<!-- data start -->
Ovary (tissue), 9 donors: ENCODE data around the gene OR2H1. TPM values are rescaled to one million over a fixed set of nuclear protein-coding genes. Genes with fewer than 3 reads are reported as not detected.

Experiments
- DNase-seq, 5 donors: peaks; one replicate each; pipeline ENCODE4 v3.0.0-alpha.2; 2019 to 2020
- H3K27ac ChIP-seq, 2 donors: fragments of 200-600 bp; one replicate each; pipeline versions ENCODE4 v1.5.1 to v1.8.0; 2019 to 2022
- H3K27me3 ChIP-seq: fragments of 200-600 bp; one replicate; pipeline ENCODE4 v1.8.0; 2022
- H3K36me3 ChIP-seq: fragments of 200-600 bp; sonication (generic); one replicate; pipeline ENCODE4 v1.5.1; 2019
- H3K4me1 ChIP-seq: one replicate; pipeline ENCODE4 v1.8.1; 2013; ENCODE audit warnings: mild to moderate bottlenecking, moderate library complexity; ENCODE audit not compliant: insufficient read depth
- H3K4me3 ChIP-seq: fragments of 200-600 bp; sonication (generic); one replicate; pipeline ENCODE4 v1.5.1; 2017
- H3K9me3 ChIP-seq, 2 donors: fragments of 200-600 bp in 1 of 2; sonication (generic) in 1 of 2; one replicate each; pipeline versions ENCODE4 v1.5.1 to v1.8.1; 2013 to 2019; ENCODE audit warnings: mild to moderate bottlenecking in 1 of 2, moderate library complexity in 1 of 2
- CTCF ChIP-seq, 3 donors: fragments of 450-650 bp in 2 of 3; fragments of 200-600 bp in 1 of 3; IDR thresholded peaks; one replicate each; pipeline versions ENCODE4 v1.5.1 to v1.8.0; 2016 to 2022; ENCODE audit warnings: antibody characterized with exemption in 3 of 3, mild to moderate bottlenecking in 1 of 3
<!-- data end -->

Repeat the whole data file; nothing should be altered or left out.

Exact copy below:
Ovary (tissue), 9 donors: ENCODE data around the gene OR2H1. TPM values are rescaled to one million over a fixed set of nuclear protein-coding genes. Genes with fewer than 3 reads are reported as not detected.

Experiments
- DNase-seq, 5 donors: peaks; one replicate each; pipeline ENCODE4 v3.0.0-alpha.2; 2019 to 2020
- H3K27ac ChIP-seq, 2 donors: fragments of 200-600 bp; one replicate each; pipeline versions ENCODE4 v1.5.1 to v1.8.0; 2019 to 2022
- H3K27me3 ChIP-seq: fragments of 200-600 bp; one replicate; pipeline ENCODE4 v1.8.0; 2022
- H3K36me3 ChIP-seq: fragments of 200-600 bp; sonication (generic); one replicate; pipeline ENCODE4 v1.5.1; 2019
- H3K4me1 ChIP-seq: one replicate; pipeline ENCODE4 v1.8.1; 2013; ENCODE audit warnings: mild to moderate bottlenecking, moderate library complexity; ENCODE audit not compliant: insufficient read depth
- H3K4me3 ChIP-seq: fragments of 200-600 bp; sonication (generic); one replicate; pipeline ENCODE4 v1.5.1; 2017
- H3K9me3 ChIP-seq, 2 donors: fragments of 200-600 bp in 1 of 2; sonication (generic) in 1 of 2; one replicate each; pipeline versions ENCODE4 v1.5.1 to v1.8.1; 2013 to 2019; ENCODE audit warnings: mild to moderate bottlenecking in 1 of 2, moderate library complexity in 1 of 2
- CTCF ChIP-seq, 3 donors: fragments of 450-650 bp in 2 of 3; fragments of 200-600 bp in 1 of 3; IDR thresholded peaks; one replicate each; pipeline versions ENCODE4 v1.5.1 to v1.8.0; 2016 to 2022; ENCODE audit warnings: antibody characterized with exemption in 3 of 3, mild to moderate bottlenecking in 1 of 3